The magazine edition is a whopping $5.99. However, because of the thickness, and physical dimensions–of being magazine-sized rather than “just” a standard comic book size–as well as being a one-off novelty/nostalgia thing, I had no problem whatsoever with it. I would be hard-pressed to be willing to pay that for an ongoing series of issues, but as a one-time thing, a brand I recognize from a writer whose work I enjoy, I was willing to pay the price.

Actually reading the issue, I’m glad I did, because I enjoyed this a great deal more than most contemporary comics I’ve read lately. I drew a slight connection here to Watchmen, simply for the fact of the story-within-the-story and such, of reading pages of the story a character in the story was reading–but actually didn’t dig too deeply there. I simply enjoyed this, and the only thing taking me out of the story was looking at the effect of the pages and the jumping back and forth between “actual story” and the “story within the story,” but even that achieved something of its own effect that I liked.

Brubaker‘s name–along with the title itself–are the selling point for me. But while it’s the story that I thoroughly enjoyed, it was the visuals of the package that sold me, and thus Phillips and Breitweiser should not be overlooked. The art itself–particularly of the main story–would not have grabbed me, BUT was quite effective in getting things across, and reminded me somewhat of Steve Dillon’s work. The story–both the main and the Kung Fu Werewolf–is conveyed quite well and gives the required feel to both visually…firmly accentuating the writing and making for an attractive overall package, especially in having now read it cover to cover.

If you’re firmly into super-heroes or such, you may not care for this…but if you’re a casual-ish comics reader and/or interested in comics beyond superheroes and zombies, this was a great read. As said, a big part of the ‘fun’ for me was buying the magazine edition, but for the story itself alone, I’d recommend the issue, giving it a certain positive grade myself. While I don’t have the regular edition for comparison, this was ad-free, except the back cover’s faux-ad, part of the effect of the vintage-magazine appearance. I dare say this is at once representative of the high quality of Brubaker and co.’s work on Criminal, though this may well outshine regular issues for being longer and self-contained (whatever nods to prior Criminal stuff–if any–were over my “ignorant” head in this reading).

Spawn #258 [Review]

spawn258Story: Todd McFarlane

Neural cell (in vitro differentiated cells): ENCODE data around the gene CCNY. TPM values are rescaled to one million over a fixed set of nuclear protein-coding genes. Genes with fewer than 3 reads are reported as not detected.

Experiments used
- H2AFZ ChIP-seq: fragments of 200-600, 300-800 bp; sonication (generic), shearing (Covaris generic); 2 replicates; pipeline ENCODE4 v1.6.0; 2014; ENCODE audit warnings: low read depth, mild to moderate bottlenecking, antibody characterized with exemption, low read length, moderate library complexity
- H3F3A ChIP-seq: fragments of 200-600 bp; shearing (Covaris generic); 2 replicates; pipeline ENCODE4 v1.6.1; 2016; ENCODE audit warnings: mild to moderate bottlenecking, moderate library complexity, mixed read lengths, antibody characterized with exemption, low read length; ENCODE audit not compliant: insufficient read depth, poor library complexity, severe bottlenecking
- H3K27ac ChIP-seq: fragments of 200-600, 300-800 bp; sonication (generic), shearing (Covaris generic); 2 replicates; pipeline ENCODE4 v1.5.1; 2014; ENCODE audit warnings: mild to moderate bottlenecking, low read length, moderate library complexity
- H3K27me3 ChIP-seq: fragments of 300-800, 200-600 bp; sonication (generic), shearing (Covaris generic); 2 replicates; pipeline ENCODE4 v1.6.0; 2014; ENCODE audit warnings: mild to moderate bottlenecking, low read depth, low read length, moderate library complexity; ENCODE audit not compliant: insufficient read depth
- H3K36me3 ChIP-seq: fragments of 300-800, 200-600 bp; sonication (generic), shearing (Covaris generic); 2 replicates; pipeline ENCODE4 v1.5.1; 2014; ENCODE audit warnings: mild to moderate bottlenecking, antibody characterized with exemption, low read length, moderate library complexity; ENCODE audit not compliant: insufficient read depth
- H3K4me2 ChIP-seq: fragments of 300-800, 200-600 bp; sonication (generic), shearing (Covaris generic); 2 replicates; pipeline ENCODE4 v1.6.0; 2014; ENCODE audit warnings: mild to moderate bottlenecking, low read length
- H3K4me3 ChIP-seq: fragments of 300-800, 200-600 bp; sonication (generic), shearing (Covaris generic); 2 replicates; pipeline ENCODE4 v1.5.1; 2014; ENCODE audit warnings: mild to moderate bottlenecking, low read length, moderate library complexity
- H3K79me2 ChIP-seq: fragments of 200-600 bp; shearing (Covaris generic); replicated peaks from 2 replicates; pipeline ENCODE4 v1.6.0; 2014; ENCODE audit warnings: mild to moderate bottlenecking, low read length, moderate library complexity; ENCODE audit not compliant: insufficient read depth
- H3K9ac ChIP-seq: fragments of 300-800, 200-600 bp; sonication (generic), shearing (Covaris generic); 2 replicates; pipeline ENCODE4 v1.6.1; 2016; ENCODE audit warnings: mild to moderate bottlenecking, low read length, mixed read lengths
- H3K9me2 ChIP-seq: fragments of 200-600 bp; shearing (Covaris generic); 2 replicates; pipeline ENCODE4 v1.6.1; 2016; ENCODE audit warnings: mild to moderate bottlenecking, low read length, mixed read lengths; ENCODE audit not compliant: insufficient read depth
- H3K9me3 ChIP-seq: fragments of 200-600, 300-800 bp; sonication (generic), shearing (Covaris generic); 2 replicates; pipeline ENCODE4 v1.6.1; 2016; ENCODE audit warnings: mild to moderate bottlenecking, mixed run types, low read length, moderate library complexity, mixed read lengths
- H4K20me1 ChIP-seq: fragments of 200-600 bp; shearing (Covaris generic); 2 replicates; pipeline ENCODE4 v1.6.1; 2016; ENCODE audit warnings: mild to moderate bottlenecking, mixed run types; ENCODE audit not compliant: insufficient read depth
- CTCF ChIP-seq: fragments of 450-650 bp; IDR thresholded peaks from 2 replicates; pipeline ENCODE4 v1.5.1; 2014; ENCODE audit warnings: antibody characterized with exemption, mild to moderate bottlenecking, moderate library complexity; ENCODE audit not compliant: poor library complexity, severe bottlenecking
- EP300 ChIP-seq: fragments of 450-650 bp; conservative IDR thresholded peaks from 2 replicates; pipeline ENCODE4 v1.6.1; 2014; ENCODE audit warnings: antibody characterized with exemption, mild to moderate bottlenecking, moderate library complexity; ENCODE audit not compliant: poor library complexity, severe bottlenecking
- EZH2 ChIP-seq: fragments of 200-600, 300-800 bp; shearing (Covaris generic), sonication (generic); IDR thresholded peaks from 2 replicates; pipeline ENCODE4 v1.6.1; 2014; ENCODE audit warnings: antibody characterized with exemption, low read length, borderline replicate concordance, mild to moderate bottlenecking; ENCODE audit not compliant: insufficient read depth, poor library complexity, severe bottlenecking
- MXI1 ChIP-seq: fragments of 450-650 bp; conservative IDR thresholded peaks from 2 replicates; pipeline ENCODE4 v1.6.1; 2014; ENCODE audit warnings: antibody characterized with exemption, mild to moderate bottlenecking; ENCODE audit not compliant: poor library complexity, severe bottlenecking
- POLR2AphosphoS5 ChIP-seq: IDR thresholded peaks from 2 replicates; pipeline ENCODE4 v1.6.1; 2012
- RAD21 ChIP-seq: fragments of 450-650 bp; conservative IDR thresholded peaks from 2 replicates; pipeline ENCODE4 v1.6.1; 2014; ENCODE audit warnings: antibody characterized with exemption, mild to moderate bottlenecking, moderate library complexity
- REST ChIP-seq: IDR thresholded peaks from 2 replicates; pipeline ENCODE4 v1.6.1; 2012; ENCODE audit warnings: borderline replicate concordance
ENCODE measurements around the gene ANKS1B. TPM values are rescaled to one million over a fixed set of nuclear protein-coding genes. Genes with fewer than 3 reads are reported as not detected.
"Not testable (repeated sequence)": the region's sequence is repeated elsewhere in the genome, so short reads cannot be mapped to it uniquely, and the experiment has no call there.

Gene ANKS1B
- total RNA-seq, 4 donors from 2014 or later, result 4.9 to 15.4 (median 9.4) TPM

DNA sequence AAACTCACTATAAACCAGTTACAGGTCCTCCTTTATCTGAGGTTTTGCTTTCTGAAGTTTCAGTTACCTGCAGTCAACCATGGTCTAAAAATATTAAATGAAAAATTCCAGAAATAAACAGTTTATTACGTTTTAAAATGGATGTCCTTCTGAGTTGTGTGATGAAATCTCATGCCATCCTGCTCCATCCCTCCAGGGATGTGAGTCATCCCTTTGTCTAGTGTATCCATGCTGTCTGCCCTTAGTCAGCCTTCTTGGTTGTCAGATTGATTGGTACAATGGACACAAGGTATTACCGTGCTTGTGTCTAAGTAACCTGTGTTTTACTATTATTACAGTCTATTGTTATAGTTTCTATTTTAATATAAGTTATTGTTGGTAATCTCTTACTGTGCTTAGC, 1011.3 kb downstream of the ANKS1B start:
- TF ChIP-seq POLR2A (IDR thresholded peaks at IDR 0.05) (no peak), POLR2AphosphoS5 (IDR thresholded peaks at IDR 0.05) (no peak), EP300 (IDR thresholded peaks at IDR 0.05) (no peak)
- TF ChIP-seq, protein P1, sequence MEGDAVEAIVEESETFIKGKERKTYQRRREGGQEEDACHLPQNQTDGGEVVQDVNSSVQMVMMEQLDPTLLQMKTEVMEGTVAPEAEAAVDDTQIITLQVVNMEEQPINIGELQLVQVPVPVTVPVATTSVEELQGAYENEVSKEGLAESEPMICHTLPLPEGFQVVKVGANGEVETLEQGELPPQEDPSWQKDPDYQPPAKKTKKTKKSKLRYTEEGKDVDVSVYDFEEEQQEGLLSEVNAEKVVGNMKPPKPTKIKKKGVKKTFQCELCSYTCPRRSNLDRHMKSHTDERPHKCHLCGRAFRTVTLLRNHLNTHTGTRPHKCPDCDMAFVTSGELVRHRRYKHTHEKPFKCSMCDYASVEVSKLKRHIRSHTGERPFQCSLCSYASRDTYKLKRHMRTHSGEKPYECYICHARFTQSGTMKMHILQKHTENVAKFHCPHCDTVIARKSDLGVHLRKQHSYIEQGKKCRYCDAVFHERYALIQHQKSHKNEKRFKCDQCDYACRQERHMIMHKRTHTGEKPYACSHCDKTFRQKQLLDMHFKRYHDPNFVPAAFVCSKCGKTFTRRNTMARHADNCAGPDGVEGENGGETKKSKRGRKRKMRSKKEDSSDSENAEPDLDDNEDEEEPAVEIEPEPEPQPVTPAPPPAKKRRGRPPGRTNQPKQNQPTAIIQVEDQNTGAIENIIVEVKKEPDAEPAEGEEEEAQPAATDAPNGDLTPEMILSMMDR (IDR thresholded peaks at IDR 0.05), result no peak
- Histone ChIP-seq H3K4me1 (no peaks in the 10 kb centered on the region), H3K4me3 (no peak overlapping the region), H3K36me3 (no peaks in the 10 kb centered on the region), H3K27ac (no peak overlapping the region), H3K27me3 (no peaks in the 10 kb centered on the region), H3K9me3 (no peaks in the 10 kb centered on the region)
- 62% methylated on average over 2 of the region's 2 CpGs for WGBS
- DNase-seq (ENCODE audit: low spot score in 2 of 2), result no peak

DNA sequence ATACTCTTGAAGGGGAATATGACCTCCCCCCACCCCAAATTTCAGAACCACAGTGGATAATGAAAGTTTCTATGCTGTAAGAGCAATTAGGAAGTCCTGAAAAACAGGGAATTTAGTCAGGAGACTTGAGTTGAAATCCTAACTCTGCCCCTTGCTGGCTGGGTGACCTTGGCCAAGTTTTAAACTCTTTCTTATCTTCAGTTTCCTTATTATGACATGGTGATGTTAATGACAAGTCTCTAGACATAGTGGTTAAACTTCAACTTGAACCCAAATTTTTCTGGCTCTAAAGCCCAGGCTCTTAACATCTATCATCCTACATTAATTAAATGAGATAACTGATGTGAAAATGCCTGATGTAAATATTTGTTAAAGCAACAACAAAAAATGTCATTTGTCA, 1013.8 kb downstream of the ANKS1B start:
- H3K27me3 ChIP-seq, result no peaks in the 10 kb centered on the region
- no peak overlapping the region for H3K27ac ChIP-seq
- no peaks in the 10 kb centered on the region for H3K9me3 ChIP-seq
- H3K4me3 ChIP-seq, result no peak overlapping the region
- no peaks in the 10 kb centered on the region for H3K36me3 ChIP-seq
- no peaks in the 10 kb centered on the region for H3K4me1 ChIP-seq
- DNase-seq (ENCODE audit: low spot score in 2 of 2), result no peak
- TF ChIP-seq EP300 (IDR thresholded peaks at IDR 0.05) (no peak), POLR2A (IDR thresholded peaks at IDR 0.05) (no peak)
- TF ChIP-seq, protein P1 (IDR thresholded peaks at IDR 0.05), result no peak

Art: Erik Larsen, Todd McFarlane
Color: FCO Plascenscia
Lettering: Tom Orzechowski
Publishing Coordinator: Shannon Bailey
Art Director: Ben Timmreck
Production Artists: Joe Ferstl, Jordan Butler
Publisher for Image Comics: Eric Stephenson
Cover: Erik Larsen
Editor: Todd McFarlane
Cover Date: November 2015
Cover Price: $2.99

Spawn has made it to Hell and has a message for Satan. Oh, and he fights a horde of demons, leaving only one ‘alive’ to deliver the message.

Oops…sorry! I just gave you the ENTIRE issue right there, including the end.

I noticed this issue was out this week, and having had my interest up from the previous issue, I wanted to check out Erik Larsen‘s first issue. Visually, it’s quite good. The cover is not nearly as impressive as the previous issue, but I like it well enough. And per my usual, knowing I wanted to get the issue, I didn’t flip through the interior…which proved unfortunate.

Story-wise…there are about 3 pages. Art-wise, we have a 20-page issue.

We see Spawn at the entrance to Hell, facing a huge horde of demons that knew he was coming and have been waiting for him. He plans to leave one alive to deliver a simple message to Satan…and the next 17 pages are dialogue-less, caption-less images of Spawn fighting the demons. I suppose SOMEWHAT to the issue’s credit, there’s a countdown of the number of demons remaining, and every several pages you see the count diminishing significantly.

My disgust grew with each page turned that revealed another page or pages with no…actual…words.

This was not billed as a "silent" issue. An issue-length brawl is not my idea of an issue worth being "silent." A fight like this–to me–ought to have been 3-4 pages, max…even if that meant having a grid with 50-100 thumbnail-type panels conveying the length and magnitude of Spawn’s fighting. Not an entire issue.

The final panel provides what turns out to be a sort of "punchline" to the issue as we learn what Spawn’s simple message for Satan is. Perhaps it’s supposed to evoke those action-movie one-liner/groaners (and I can picture David Caruso‘s Horatio Caine from CSI Miami donning his shades while delivering this line) or simply show us how powerful Spawn is, how singularly determined and focused he is on somehow "saving" Wanda.

But I paid $2.99 (THANKFULLY 25% cheaper than the standard $3.99 that most comics cost) for an issue to read…not look at and analyze the imagery, etc. I glaze over with certain action sequences in general in comics. I can appreciate detail and nuance to art…but when there’s some frenetic action sequence and it’s just several pages, I tend to fly through it, "taking it in" as I would a tv show that has a 3-4 second quick-action bit. I also expect forward movement in story/plot…and for me, there’s none of that here…or at least, certainly NOT an entire issue’s worth. TECHNICALLY we move from Spawn facing a horde of demons…to having defeated them. Catch-22: I feel there should be more to the issue–words–to read as he does this, if it’s significant enough to worry him, or bother him, or threaten him. If (as seems to be shown) they’re not truly a concern for him, the sequence could be pulled off far more effectively (in my mind) with turning the page and simply seeing a trail of defeated demons behind Spawn as he passes his message along.